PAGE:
Published on March 20th, 2013 | by Mick Brennan0
PS3 REVIEW: Sly Cooper: Thieves In Time
Go Get It!
Summary: Developer: Sanzaru Platforms: PlayStation 3 and Vita (reviewed across both) Released: February 5th Type of game: Single-player heist caper starring anthropomorphic animals; an interactive Looney Tune.
The last time we’ve seen Sly Cooper and his lovable crew of eccentric thieves they were putting their criminal days behind them. Nearly eight years later, the gang is back for another round of hijinks and deception with Sly Cooper: Thieves in Time, a new adventure that taps into the nostalgia of the series from the PS2 era.
Sly Cooper: Thieves in Time is the first entry in the series to be developed by a team other than Sucker Punch. With Sanzaru Games proving their passion and respect for the lore when handling the HD collection, they scored a chance from Sony to pick up where the last entry left off. A new villain has appeared named Le Paradox, a thieving skunk who has targeted specific items throughout history. Causing a ‘butterfly effect’, his actions are causing the pages from the Thievius Raccoonus — the legacy of Sly’s thief family-line, to vanish. Sly and his team catch wind of this, and with the help of Bentley’s new time machine, must travel back in time to eras based on the Ice Age, Medieval England and Arabia, Feudal Japan and the Old West. The story and settings doesn’t alter the dynamics of the genre, but each character is superbly voiced and the cheesy writing will remind you of a Saturday morning cartoon.
For those unfamiliar with the Sly Cooper formula, Thieves in Time present a very easy to ingest, explore an assortment of lavish, detailed sandbox hubs while completing various jobs tied into progressing the story. Within each hub is the Hideout, a place where all the characters congregate and you are presented with a range of options to choose from like playing ping pong, browsing through treasures, change a character, and purchasing upgrades from Thief-Net. Outside the Hideout are various jobs that range greatly depending on the character that you are currently controlling. The jobs associated with Sly are easily the most fun as they focus on stealth; infiltrating buildings, stealing keys, pickpocketing, etc. Bentley’s jobs usually involve hacking into computer systems and using his tech to get him into places. While most focus around fun mini-games, the ones that require motion control are dull. Finally, Murray’s jobs are my least favorite because they are based on beating up bad guys or destroying equipment, but Sanzaru makes up for this simpler gameplay by placing him in outlandish situations.
As Sly travels back in time, he will come across his ancestors that occupy each era. Each has their own special ability like Sly’s Japanese ancestor Rioichi Cooper, can bound across distances with a grace of a ninja or the outlaw Tennessee Cooper can transform the family’s signature cane into a pistol. Sly will eventually be able to equip these costumes, each one providing him with different abilities to interact with his environment and solve various challenges along the way. These new costumes provide you with satisfaction of approaching enemies from different angles, as well as the option of revisiting time periods to access previously unobtainable areas. Thankfully getting each location is a breeze, as the controls are extremely smooth and accessible to newcomers, while fans of the series will feel right at home.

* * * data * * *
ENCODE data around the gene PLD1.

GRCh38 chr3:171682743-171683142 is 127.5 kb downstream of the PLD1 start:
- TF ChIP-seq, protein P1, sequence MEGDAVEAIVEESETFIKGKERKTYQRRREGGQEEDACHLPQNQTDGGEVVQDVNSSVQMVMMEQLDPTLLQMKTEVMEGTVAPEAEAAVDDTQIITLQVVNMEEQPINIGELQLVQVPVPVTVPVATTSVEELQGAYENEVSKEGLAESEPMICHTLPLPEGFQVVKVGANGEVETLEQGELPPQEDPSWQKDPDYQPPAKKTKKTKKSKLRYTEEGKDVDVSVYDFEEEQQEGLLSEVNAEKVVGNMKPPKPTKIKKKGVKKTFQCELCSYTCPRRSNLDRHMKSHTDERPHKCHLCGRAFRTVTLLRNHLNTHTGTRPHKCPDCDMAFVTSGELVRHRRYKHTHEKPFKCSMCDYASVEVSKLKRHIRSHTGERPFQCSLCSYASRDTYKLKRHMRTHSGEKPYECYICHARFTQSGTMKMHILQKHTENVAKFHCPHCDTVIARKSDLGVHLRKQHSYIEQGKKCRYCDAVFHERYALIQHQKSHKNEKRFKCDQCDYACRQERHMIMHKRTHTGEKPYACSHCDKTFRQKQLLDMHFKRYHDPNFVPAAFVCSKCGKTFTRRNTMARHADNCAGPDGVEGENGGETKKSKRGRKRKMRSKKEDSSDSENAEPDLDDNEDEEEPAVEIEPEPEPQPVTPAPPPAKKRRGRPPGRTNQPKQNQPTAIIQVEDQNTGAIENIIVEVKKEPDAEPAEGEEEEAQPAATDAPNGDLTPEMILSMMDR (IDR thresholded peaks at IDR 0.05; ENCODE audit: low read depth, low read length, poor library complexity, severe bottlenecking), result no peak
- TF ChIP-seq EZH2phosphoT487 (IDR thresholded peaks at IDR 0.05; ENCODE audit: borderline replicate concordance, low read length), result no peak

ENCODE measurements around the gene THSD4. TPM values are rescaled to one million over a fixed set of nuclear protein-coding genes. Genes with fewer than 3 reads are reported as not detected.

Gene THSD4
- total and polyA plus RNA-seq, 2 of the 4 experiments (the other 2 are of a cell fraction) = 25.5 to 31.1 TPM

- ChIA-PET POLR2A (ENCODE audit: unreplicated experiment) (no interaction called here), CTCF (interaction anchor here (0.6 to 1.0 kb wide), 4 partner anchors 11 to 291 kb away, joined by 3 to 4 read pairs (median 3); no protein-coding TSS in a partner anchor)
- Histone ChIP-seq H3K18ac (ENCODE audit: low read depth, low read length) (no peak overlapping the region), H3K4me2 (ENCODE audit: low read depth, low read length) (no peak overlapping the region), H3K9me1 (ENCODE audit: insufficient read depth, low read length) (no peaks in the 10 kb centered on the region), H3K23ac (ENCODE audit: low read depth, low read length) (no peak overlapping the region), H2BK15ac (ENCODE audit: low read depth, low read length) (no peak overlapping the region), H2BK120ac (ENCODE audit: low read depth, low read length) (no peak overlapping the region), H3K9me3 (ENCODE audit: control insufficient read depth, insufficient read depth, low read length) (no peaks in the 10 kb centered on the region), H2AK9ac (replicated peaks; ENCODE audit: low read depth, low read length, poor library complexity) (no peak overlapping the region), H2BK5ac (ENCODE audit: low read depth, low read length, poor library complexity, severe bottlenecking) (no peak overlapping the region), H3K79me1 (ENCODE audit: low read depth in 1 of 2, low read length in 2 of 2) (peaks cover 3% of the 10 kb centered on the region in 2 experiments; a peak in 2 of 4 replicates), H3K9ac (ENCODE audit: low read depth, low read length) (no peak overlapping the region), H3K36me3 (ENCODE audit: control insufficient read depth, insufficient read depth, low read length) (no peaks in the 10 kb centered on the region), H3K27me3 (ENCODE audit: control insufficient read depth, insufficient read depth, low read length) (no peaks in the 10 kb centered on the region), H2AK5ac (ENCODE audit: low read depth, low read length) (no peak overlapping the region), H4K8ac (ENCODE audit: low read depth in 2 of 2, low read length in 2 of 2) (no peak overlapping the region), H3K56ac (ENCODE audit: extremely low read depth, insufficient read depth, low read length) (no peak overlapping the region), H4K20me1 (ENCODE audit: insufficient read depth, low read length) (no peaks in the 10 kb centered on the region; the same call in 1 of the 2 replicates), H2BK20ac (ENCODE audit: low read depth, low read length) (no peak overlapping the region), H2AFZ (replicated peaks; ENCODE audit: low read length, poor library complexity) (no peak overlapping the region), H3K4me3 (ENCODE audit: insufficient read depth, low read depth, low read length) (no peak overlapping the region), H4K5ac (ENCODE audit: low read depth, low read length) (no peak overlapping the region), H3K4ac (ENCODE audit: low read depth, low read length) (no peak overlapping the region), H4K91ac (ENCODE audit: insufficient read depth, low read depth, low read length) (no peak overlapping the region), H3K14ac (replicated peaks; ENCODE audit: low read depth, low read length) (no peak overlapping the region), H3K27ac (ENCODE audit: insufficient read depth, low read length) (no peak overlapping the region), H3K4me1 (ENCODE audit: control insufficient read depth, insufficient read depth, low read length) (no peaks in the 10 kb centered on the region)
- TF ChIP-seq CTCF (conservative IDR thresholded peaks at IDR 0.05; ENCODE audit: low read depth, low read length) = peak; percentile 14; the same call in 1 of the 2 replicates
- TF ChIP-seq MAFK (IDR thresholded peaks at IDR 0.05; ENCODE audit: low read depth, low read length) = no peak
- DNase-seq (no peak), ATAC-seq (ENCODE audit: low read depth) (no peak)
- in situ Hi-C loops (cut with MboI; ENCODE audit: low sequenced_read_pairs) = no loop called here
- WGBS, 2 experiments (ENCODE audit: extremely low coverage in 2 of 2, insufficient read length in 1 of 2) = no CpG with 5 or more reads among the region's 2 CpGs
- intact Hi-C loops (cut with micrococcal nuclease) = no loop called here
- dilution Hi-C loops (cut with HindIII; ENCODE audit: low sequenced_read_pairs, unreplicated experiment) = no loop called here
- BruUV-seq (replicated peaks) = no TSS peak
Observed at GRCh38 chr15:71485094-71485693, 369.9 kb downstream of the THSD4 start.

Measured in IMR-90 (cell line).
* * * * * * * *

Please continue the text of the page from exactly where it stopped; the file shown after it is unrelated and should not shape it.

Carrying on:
Each aspect of Thieves in Time’s presentation has been polished to take advantage of the PS3 with the inclusion of massive draw distances and greatly improved facial animations. The cel-shaded graphics are great, and you still got the same cartoon styling, just with a lot more color depth and minor touches like Sly’s fur looking fuzzy. All of the songs are perfectly fitting with the levels and the sneaking sound effect/music mix that plays when you’re moving is still a joy to hear. On the other hand, it’s also not entirely stable in the performance department. There are moments of slight lagging in the framerate, and excessively long load times. Every time you start a mission, finish a mission, load a save or enter a new space, you’re hit with a loading screen that runs closely to a full minute in length. Though they’re not a crippling hindrance, just more of an annoyance, the constant break does take some of the shine off the presentation.
In addition to completing jobs, there is a plethora of collectibles to keep you busy. Bottles litter each region, and collecting all of them in a chapter unlocks a safe with a special prize. The game does a nice job of opening up and letting you explore past areas to collect all the items. But if it’s a challenge you’re looking for, you’ll only find it here in small doses. Checkpoints are frequent and forgiving, and a handful of the mini-games actually surpass the core combat in terms of sheer difficulty. What challenge there is usually occurs in the boss fights, which tend to demand perfectly timed uses of Sly’s costumes. Figuring out the pattern of attack/defense can result in defeating each boss and you’ll need your platforming prowess now and then to be victorious.
In the end, fans of Sly Cooper will enjoy Thieves in Time, but it feels like it could have existed on the PlayStation 2. Sanzaru should be commended for providing fans with a enjoyable Sly Cooper game, but after waiting so long to step back into the cunning raccoon’s shoes, this entry feels like a missed opportunity to expand the franchise. A very enjoyable game though, that Sly fans will Really Enjoy!